- Managing scarce water resources, particularly in the arid and semi-arid regions of the Altiplano and Valleys, where there is intense competition for water for agriculture, mining, and human consumption. Mining operations and coca producers discharge processing effluent and other pollutants into rivers and streams, contaminating irrigation and drinking water. Rivers close to or passing through towns and other settlements generally serve as open sewers. Bolivia has no master plan for water use and conservation. Ministries and departments pay little attention to the effects of water use on the environment. Confusion and considerable damage often result.

Box 2: Recent Government Actions

Recently the government has made considerable efforts to improve the management of natural resources, especially in the Lowlands. They include:

- Formulating an environmental action plan.

- Enacting an environmental law.

- Creating an environmental ministry (SENMA) and an agency to fund environmental projects (FONAMA).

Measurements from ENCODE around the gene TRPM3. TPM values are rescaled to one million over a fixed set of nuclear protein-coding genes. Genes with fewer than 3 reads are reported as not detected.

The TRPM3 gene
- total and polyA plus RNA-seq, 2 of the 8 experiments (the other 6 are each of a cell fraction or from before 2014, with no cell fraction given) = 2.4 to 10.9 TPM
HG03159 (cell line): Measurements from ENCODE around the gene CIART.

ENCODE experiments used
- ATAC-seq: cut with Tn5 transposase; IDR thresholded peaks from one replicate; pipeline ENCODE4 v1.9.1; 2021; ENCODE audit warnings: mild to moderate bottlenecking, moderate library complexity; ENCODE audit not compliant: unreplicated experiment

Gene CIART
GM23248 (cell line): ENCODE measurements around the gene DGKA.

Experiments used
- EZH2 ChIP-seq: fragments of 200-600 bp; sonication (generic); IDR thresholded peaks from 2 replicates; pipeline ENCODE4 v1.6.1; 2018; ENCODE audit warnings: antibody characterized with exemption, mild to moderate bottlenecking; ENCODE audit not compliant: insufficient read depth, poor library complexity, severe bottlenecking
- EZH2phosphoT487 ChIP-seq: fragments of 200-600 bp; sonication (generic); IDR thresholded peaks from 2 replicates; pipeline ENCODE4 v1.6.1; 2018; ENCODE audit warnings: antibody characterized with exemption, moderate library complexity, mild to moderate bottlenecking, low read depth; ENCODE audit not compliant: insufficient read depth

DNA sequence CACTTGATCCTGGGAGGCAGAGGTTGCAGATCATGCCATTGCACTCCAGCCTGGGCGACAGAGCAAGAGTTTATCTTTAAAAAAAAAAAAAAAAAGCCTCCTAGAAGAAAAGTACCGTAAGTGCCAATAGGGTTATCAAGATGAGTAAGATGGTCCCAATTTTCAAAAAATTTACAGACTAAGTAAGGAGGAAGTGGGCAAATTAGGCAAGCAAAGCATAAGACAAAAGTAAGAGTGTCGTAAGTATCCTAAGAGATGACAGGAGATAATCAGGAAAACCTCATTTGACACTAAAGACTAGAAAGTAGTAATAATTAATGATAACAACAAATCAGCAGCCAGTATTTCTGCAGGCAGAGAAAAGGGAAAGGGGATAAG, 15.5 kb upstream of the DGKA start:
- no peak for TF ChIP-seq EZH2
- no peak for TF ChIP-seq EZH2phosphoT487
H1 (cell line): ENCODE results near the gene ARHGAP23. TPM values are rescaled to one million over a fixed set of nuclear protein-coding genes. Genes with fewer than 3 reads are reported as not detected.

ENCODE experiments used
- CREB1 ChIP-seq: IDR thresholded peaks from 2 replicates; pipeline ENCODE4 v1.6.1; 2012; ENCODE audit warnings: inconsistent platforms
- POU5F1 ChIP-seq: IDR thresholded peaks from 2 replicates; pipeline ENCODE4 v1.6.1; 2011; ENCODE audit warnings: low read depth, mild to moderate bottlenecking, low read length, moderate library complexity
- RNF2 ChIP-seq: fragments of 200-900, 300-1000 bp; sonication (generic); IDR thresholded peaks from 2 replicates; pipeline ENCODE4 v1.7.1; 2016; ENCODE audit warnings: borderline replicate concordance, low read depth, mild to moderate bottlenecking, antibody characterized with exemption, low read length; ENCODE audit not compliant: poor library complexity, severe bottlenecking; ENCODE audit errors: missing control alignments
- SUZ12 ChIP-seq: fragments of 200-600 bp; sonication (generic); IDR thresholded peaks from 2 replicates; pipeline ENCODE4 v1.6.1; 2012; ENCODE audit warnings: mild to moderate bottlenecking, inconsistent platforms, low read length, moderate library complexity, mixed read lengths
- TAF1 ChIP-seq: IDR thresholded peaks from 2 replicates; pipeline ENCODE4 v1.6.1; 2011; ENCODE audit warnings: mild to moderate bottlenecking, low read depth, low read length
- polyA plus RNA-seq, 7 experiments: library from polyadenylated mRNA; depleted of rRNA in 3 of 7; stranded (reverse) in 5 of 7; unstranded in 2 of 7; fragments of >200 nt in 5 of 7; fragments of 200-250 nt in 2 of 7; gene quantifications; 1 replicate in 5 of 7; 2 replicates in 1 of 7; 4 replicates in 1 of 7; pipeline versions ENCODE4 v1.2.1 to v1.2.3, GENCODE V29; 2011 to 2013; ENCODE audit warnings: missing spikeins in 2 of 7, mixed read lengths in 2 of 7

- Developing an environmental management structure down to the regional level.

- Formulating a land use plan for the Santa Cruz Department.

- Establishing a national system of protected areas.

The government has taken measures to stop the inequitable allocation of land, and is formulating a new agrarian law and a project to support a more effective land administration. Legal work is in progress in the areas of environmental regulations, forestry, and indigenous people.

Box 3: Main Findings

- Bolivia's ability to achieve sustainable development goals will depend strongly on how well natural resource management concerns are integrated into decision making at all levels.

- The country's development policies still have a bipolar orientation. This approach should be replaced by a goal of sustainable development in both parts of the country.

- The donor community has overestimated the readiness of institutions to implement programs that affect natural resources. Not enough attention has been paid to developing institutions and human capital. Such development would make investment more productive in the medium term and provide a sustainable basis for resource management in the long term.

- The Bank's instruments of intervention, including investment projects, have proved much weaker than expected. An in-depth study is needed on the effectiveness of economic instruments and alternative environmental interventions.

- If natural resource-based programs are to succeed in the future, policy, institutional, and other reforms affecting natural resource management should be designed and implemented.

- Decisions about natural resource management have been made without enough information; the Bank should support the development of information-gathering systems in Bolivia.